By Howard Schneider and Vicky Hallett
Tuesday, July 29, 2008
From poolside, Kate Ziegler looks like just another kid, bobbing in the water and staring up at coach Ray Benecki along with other members of the Fish, the McLean team she has trained with since early in her swimming career.
But when she takes off down the lane, she is under her own set of instructions for what to practice and focus on. And when she leaves the pool briefly to use the restroom, it's to supply the urine sample for a doping test. And by next week, when the team is winding down its summer schedule, she'll be in Beijing, taking her mark in the 400-meter and 800-meter freestyle events.
Ziegler is a bit of Olympic lightning who emerged from the network of neighborhood swim clubs that preoccupy thousands of Washington area kids. What sets her apart, and what can we learn from it?
Over the next four weeks, we'll be highlighting local athletes who have made the jump to Olympic-level competition, looking at what lessons they offer for everyday fitness and exercise.
Swimming is one of the Olympics' life sports, an activity we can all learn and practice as we age (as opposed to, say, the hammer throw or the uneven bars). It's a sport where Ziegler has plenty of company, too: dozens of teammates on the Fish, among the tens of thousands of kids around the country who swim competitively in the summer or on school teams during the rest of the year. Unlike less-popular or less-accessible pursuits, swimming is one sport where the elite emerge from among the crowds for whom the pool can be as much social diversion as athletic vocation.
"There are kids, 7-year-olds [on the team], and it is really fun -- I never thought I'd hold a world record -- to be able to tell them, 'You're probably faster than I was' at that age," said Ziegler, 20, who attends George Mason University but cannot compete with the college team because she has turned pro and accepts endorsement deals.
Even for those not ready to commit to 21 hours in the pool each week, not to mention four additional stretching and conditioning sessions, Ziegler and her coach distilled a few training principles that could benefit anyone serious about getting healthier and stronger.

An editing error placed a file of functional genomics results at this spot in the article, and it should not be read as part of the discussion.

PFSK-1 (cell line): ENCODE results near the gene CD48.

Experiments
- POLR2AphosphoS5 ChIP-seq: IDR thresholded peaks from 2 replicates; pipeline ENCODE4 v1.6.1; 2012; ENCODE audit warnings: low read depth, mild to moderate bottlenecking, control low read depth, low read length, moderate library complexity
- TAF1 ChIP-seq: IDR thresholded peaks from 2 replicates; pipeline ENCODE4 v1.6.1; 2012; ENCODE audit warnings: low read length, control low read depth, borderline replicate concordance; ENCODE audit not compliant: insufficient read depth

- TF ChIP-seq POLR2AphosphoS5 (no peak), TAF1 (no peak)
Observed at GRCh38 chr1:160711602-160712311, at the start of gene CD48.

She is, for example, deliberate about every workout. It is part of the coach's job to make sure each training session has a purpose, but Benecki said Ziegler is just as intent as he in establishing that focus.
During a recent practice at the Spring Hill Recreation Center, home of the Fish, Ziegler was working on a kicking technique she hopes will gain her critical tenths or hundredths of a second in Beijing. Adding to her standard two-beat kick -- a kick of each leg for each cycle of the arms -- she is using a six-beat kick after the turn at each end of the pool.
That's a high level of precision for a high-level athlete, but the idea is universal. To make your time in the gym or on the trail as productive as possible, set a small goal for each session. If you managed half an hour on the elliptical with the resistance at level 5 last time, for example, increase the intensity to level 6 for at least a few minutes during the next workout. Add some incline running to your treadmill session, or, if you're on the road, commit to making it up your route's most annoying hill without slowing.
Whatever the sport or type of exercise, those sorts of steady, small-bore goals will make you better.
"She sets herself up for this, and she knows what she wants to accomplish" with each workout, Benecki said.
Ziegler is also her own best competition. In such disciplines as swimming and running, the distance of an event affects the pace. Tyson Gay's blazing 9.68-second performance in the 100-meter dash at the Olympic trials would equate, for example, to running a full marathon in about 68 minutes.
That distance-pace relationship holds true even when comparing two short distances. But Ziegler consistently tries to push the physical limit, jumping from a time of 1 minute 58 seconds in the 200-meter freestyle to 4 minutes 4 seconds in the 400-meter event, just a few seconds short of her 200-meter pace.
The same idea of trying to attack longer distances without losing speed can be used to set exercise goals at any level, whether in the pool, on the bike or on the trail (either walking or running). If walking a mile in 15 minutes is challenging, for example, strive over time to do two in half an hour.
In the pool, rather than a steady swim of 45 minutes, spend some time racing yourself: Swim a fast 50 meters, rest, then see if you can match the pace over 100 meters.
"It's self-evaluation," Benecki said.
Adding mock races to an exercise session has another benefit: working the body's different energy systems. A long, steady swim or run will primarily rely on aerobic energy. Break that up into sprints, with a couple of minutes' rest in between, and you are training your anaerobic system, which you rely on when you walk up the stairs.
Coaches like Benecki work to design training sessions that manipulate those systems in different ways, but even for casual exercisers the idea can apply: At least once a week or so, work at an intensity that is hard to sustain for more than a few minutes (perhaps as little as one or two).
The idea, Benecki said, can be simplified with a question that works across the board: "How do I stress myself?"
Adding intensity, structure and some shorter ranger goals "beats just getting in the pool and swimming your 2,000 yards."
Or running your six miles or biking your 50K or doing the same round of weight machines month after month.
And who knows where that will lead?